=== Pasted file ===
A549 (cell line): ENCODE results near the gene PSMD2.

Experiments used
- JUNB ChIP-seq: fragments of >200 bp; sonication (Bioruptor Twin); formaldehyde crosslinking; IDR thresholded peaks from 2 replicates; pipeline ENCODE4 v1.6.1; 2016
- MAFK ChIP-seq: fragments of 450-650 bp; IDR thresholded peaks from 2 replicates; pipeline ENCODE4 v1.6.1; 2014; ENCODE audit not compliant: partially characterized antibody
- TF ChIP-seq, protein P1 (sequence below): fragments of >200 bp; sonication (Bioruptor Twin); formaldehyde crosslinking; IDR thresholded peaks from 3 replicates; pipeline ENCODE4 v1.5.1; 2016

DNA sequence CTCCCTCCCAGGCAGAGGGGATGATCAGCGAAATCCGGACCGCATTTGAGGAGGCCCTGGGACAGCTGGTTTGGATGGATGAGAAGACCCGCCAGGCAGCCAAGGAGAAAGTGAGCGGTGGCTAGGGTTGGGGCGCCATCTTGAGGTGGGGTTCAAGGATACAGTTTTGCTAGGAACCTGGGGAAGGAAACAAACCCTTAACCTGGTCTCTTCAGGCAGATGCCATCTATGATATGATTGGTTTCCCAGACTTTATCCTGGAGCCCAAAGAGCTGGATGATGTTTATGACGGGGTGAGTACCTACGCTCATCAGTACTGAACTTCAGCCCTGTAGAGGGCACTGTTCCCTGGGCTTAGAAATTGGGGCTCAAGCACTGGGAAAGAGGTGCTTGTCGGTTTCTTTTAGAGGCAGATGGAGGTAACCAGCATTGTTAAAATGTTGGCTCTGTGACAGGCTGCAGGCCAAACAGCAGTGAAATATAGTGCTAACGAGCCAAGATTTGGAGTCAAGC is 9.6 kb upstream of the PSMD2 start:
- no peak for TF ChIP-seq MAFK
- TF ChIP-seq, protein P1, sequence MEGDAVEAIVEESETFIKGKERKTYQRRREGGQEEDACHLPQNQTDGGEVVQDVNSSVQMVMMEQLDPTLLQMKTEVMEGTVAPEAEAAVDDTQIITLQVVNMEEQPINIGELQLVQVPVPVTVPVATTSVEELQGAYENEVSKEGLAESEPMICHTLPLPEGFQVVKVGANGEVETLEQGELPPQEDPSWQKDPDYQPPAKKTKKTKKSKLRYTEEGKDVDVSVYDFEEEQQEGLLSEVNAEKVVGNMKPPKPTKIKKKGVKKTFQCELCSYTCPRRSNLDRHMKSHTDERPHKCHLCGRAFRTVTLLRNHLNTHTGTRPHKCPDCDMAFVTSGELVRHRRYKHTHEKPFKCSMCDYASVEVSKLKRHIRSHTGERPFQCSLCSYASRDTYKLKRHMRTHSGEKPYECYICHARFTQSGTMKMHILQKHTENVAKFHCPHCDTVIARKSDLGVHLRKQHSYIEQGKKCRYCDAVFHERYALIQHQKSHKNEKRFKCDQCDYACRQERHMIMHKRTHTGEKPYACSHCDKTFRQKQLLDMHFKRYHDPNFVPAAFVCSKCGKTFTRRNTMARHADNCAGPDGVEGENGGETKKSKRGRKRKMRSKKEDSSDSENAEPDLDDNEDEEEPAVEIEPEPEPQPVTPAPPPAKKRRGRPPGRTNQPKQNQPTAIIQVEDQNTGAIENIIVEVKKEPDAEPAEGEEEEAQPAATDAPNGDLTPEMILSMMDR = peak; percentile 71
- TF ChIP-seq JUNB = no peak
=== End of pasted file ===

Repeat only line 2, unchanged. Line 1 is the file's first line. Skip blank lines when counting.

Experiments used